Restless after Breakfast

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Thousands of noises buzzing inside Paul's ears all at once; the endless flow of the crowds, the intoxicating scent of pretzels and hot dogs spicing the air. Paul and his father made it to their seats just before the game began, Paul clutching a bag of popcorn and relishing the salt and butter on his tongue, his father clutching a Corona and booing the other team, they were terrible seats, cheap and narrow, miles from the field up in the sky, but still Paul was dumbstruck, it was quite possibly the most amazing thing ever, as he said to his father, and the nostalgia of stadium-scale joy pulled him back to that baseball field day after day waiting and waiting for his father to return and take him to another Mets game.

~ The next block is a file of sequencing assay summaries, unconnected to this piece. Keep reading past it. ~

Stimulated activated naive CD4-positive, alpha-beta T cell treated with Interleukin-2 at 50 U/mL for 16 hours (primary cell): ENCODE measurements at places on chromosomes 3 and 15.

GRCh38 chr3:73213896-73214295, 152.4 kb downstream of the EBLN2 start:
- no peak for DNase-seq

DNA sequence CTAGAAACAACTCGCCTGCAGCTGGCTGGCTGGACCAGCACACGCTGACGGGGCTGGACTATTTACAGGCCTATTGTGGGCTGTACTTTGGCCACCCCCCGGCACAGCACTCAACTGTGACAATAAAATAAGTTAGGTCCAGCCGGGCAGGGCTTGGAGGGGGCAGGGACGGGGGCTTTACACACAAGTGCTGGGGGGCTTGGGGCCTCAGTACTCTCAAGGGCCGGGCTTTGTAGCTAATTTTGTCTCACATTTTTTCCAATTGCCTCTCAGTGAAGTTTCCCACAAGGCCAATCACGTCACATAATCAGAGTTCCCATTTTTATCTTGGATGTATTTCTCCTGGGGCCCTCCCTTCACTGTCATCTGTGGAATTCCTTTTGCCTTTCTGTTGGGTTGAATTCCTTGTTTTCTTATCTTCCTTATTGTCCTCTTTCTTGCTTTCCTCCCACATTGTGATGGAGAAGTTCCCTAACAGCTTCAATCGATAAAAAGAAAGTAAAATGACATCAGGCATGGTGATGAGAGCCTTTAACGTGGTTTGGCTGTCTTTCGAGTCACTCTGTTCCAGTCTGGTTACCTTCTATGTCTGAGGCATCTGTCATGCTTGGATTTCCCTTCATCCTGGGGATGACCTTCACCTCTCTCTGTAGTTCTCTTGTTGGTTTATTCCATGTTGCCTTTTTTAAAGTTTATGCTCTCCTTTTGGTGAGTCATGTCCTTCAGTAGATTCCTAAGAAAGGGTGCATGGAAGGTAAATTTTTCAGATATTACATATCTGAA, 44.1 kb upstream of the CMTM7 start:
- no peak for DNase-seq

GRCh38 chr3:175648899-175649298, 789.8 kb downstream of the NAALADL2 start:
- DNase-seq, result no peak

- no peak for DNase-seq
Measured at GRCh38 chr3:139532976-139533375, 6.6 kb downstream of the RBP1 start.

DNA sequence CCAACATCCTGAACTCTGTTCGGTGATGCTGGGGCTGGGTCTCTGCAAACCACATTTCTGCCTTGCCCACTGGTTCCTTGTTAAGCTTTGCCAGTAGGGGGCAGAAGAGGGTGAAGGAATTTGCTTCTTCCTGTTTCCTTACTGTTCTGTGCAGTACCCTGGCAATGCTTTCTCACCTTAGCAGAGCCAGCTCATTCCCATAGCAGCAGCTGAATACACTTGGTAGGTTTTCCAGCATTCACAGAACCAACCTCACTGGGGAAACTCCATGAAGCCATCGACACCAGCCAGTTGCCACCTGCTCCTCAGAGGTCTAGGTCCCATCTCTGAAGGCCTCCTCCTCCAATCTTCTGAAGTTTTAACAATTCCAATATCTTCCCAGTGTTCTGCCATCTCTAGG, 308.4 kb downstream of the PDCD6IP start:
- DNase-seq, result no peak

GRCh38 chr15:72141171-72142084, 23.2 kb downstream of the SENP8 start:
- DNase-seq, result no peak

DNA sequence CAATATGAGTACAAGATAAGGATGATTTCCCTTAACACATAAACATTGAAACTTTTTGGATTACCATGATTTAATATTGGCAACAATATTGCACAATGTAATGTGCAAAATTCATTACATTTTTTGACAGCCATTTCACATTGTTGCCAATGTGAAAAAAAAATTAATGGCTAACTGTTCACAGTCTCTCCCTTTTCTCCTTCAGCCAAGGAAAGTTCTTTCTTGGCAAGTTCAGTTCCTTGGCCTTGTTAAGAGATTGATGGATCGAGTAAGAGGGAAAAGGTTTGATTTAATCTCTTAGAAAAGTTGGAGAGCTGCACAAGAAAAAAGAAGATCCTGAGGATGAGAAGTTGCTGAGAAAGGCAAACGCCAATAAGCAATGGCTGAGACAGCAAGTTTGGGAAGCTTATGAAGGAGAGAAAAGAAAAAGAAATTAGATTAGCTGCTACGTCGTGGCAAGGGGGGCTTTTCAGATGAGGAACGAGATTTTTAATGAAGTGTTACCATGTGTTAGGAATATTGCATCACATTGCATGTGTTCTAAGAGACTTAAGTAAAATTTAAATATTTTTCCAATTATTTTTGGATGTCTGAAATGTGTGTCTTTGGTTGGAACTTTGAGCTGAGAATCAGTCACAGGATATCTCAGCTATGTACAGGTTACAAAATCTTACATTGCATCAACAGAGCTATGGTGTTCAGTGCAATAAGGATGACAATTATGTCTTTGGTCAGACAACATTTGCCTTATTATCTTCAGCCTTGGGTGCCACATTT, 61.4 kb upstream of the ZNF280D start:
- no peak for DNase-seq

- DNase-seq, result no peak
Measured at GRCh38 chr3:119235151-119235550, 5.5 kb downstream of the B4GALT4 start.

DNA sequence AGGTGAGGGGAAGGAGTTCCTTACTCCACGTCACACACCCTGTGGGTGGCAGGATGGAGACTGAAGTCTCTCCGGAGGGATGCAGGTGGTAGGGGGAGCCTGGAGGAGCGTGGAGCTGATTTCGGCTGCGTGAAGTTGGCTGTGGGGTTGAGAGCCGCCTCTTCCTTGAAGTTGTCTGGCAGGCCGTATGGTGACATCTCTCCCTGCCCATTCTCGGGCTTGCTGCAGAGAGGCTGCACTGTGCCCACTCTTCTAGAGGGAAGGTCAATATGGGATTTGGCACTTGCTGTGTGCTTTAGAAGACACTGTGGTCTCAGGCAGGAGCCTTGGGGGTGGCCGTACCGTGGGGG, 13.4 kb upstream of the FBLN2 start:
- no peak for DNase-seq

In the final inning the third batter smacked a blistering line drive right at the pitcher, who snatched it from the air like an action hero, and the crowd erupted, and exhilaration flooded Paul's fingertips, and he hugged his father, who was on his third Corona on his feet, wobbling, cheering, screaming. That catch ended the game.

It was every morning the summer before he left for college, although Paul remembered it as the summer after his father died, and he lingered on the hard sand for hours, eventually he took to eating his Froot Loops in the car in the parking lot and then wandering around the diamond and the field talking to himself, or else singing the song of the stadium.

On the last day Paul came to the field to wait for his father, the last day he would ever come to the field, he idled on a chain-link swing, singing softly to himself the song of the day, trying and failing to release all of his bastard nostalgia into the sweet summer air.

"And it's one, two, three strikes, you're out, at the old ball game!"